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As you may have guessed I'm a full out bari player and really like looking into the history of them. I know that one of the most popular baritone saxes of all time was and still is the Conn 12M New Wonder... but why? What makes this bari so special? Why have so many artists chosen Conn 12M's? And has anyone heard of Conn 12M's that play to low A? Are they any good? Were they even made during the same time period as the 12M Naked Lady's? If you play on a Conn 12M Naked Lady Baritone Sax (Low A or Low Bb) please post a sound clip.
 

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I don't know anything about Conns. I didn't get a bari until a couple of years ago, and I was partial to my Martin tenor so when I was trying out vintage baris and played a few, when I picked up the Martin it just felt like home. But the thing that makes a good bari is the sound, the tone. I've been at some jams with another member here on SOTW and when he hears the bari through the PA, he always smiles and says how good it sounds. That's the same experience I have playing it. I can just hang on a few notes, letting them ring. There's so much wonderful guts and power and fullness to the sound of those low notes, it's bari sax heaven. I assume that if the Conn 12Ms are popular, it's probably for the same reason -- the sound.
 

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"12M New Wonder" is a misnomer.....they are two separate models, eh ?

There was New Wonder, then New Wonder II (the "Chu"), then Tranny (a transitional between the Chu and 12M) then the 12M.

I would say that, as with most Conns, it's the tone. They just have something to their tone which is unparalleled.

An 11M is a "Low A 12M". I believe they only started production in around 1961. These are good horns, they have been very misrepresented online as MX-made posers....but a usa-made one is quite good. Again, like the 12M...just massive sounding.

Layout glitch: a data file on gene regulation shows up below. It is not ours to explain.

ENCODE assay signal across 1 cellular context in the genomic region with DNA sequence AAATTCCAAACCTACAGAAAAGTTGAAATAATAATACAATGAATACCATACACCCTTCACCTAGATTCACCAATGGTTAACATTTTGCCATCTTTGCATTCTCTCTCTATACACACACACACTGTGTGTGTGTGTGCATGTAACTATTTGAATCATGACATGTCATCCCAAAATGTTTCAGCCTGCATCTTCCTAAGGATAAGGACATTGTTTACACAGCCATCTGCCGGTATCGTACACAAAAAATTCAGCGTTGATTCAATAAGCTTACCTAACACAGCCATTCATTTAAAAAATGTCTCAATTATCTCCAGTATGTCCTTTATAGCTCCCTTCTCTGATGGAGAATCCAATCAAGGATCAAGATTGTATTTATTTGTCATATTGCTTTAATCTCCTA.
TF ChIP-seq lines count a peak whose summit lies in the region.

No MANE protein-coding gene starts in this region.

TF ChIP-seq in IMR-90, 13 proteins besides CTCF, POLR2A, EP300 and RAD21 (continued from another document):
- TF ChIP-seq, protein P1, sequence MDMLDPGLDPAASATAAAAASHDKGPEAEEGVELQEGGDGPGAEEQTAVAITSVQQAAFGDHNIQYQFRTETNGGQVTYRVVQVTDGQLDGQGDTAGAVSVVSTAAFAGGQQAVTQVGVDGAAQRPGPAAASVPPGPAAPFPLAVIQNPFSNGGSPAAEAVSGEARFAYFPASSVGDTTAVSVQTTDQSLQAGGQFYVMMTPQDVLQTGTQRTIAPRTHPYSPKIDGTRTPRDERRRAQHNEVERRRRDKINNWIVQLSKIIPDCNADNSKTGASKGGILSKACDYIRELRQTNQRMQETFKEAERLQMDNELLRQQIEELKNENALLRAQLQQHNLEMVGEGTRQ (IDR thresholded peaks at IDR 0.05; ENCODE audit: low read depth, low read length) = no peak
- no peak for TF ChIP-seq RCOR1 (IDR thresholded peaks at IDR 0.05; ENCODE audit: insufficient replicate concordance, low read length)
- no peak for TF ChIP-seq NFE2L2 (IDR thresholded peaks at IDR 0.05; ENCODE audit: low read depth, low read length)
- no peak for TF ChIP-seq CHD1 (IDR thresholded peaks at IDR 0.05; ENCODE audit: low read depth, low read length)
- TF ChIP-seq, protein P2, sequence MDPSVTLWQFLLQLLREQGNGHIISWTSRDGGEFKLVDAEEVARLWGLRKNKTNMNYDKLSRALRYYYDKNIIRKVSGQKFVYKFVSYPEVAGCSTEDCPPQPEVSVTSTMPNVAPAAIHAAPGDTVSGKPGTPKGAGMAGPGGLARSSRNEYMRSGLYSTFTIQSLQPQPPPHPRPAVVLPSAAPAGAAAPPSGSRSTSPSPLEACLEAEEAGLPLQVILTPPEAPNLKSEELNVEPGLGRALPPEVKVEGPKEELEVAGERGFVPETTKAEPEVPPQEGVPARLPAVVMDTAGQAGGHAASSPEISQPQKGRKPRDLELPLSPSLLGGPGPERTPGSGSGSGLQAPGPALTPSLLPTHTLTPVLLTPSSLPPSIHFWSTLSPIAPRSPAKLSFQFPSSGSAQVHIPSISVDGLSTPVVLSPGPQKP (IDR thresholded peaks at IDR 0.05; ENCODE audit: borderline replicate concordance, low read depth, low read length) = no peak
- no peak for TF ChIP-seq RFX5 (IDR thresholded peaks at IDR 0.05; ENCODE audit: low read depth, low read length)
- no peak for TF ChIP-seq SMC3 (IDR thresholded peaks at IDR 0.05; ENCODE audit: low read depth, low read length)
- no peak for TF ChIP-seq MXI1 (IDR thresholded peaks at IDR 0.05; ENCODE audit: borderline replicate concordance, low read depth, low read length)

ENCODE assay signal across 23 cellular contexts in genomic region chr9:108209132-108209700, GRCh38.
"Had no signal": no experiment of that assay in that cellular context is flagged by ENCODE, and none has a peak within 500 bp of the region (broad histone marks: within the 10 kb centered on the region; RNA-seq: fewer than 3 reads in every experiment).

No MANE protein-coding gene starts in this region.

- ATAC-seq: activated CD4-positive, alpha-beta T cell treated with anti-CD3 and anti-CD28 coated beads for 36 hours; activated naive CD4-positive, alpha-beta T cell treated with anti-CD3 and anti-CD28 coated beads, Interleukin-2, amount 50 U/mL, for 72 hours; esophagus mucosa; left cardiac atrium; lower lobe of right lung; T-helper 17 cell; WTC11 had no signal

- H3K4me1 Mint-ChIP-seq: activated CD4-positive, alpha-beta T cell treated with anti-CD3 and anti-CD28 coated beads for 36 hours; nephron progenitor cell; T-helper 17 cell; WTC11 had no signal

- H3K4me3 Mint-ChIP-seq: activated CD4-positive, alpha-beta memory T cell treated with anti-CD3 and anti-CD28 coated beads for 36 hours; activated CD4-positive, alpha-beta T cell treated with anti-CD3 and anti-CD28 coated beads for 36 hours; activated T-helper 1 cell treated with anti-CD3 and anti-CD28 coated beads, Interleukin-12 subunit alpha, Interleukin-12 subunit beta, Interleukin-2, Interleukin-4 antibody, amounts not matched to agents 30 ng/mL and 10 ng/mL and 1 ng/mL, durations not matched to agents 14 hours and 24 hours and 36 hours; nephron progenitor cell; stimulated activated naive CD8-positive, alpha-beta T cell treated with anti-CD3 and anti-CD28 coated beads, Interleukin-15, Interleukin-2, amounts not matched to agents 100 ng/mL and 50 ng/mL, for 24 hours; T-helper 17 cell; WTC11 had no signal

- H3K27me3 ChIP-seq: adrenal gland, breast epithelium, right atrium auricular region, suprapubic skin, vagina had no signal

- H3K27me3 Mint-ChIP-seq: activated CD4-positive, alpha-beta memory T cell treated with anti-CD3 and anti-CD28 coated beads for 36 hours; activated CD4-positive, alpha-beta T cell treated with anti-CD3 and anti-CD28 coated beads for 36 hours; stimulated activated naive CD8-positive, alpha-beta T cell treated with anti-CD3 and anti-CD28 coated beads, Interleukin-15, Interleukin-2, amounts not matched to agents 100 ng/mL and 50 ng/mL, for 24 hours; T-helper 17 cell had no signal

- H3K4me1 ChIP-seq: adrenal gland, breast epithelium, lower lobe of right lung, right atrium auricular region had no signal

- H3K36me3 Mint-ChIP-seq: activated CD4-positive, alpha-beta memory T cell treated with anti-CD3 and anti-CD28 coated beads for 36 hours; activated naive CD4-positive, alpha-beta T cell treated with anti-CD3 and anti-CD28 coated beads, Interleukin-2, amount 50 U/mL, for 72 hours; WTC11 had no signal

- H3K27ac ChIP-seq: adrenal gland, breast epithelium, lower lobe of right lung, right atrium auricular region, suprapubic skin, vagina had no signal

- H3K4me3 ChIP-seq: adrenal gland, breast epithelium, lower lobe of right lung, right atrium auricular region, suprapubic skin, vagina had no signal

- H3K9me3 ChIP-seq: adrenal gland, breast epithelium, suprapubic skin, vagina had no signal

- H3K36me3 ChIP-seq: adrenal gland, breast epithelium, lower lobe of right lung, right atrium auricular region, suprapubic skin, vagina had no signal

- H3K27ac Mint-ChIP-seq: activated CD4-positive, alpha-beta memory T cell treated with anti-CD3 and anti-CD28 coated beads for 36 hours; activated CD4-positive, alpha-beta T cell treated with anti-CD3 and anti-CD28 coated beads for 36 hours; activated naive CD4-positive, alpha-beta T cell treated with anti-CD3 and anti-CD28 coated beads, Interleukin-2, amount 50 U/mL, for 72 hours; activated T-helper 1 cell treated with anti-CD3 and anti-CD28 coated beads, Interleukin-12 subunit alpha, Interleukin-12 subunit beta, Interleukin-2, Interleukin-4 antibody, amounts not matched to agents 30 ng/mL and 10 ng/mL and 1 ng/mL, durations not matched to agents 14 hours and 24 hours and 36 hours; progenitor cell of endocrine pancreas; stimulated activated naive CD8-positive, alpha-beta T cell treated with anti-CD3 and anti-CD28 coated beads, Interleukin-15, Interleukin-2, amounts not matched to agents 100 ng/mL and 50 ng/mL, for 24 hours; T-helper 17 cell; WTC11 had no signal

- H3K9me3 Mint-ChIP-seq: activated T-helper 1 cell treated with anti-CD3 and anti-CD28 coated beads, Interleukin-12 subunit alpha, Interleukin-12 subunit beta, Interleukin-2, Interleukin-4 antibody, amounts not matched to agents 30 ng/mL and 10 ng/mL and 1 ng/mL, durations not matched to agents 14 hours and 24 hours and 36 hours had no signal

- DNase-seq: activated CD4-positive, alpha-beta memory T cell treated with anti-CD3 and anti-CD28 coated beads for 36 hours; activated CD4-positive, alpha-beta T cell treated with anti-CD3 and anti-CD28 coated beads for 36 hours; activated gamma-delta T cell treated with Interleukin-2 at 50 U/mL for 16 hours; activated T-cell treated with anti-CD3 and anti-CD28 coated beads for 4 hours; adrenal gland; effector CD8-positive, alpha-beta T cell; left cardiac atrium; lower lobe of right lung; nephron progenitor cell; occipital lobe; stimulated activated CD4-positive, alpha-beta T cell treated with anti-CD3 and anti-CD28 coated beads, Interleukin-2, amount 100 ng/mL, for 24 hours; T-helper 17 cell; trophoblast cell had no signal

The other thing 'bout the 12M is...Mulligan played one...so, right there that is gonna set the popularity of the horn above all others.

I like 12M's, BUT...they are quirky beasts. I would actually argue a nice old King, Holton, Martin, or JK is actually a superior instrument as far as consistency and user-friendliness. But, I will get flamed for that.

They take time regarding intonation regulation...mouthpiece selection and such. In some instances, they require extensions to either the neck or m'piece shank. Then ....woodshedding.

Yet, despite all of these quirks, they remain arguably the most popular BigHorn. They are great horns. Like the 10M and 6M, it's because of the sound.

A contemporary model, in sonic comparison, can do nothing but cower in the corner....and I am talking ANY brand.

I would imagine you can find 12M recordings online. 11M, a bit tougher but they are there. If I had either up and running now, I would pop out a quick one for you but none of my current stock of 'em is playable at the moment.
 

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A thick wall between the player and the listener?
I used to have an SBA bari that I really liked but I just hated dragging it around. Who wants to be known as a "Good bari player". That's an oxymoron if I ever heard one.
 

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Who wants to be known as a "Good bari player". That's an oxymoron if I ever heard one.
How about being known as the player of a good bari?
 

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"12M New Wonder" is a misnomer.....they are two separate models, eh ?

There was New Wonder, then New Wonder II (the "Chu"), then Tranny (a transitional between the Chu and 12M) then the 12M.

[]



OK, this is very "If I Recall Correctly", but I'm pretty sure Conn, at least for internal or sales / ordering / catalog purposes, used the "6M / 10M / 12M" distinction going way back.

The model number corresponded to whatever Conn's top model alto / tenor / bari of the day was. But, they didn't start stamping those numbers on the horns until they introduced the Ladyface horns.

Conn's official series name for what we call the Ladyface or Naked Lady horns was the "Artist" series. But they didn't engrave that on the horn just like they never engraved "New Wonder" on saxophones.

So, technically, a 12M could be a "New Wonder" horn or "Artist" (Ladyface) horn. Further, I'm pretty sure that as far as Conn was concerned there were "New Wonder" horns and then there were the "Artist" horns. Distinctions like "Chu" and "Tranny" are names applied by players trying to distinguish between model variations and transitions between models.

Somebody correct me if I'm wrong so the whole world doesn't go away confused. :mrgreen: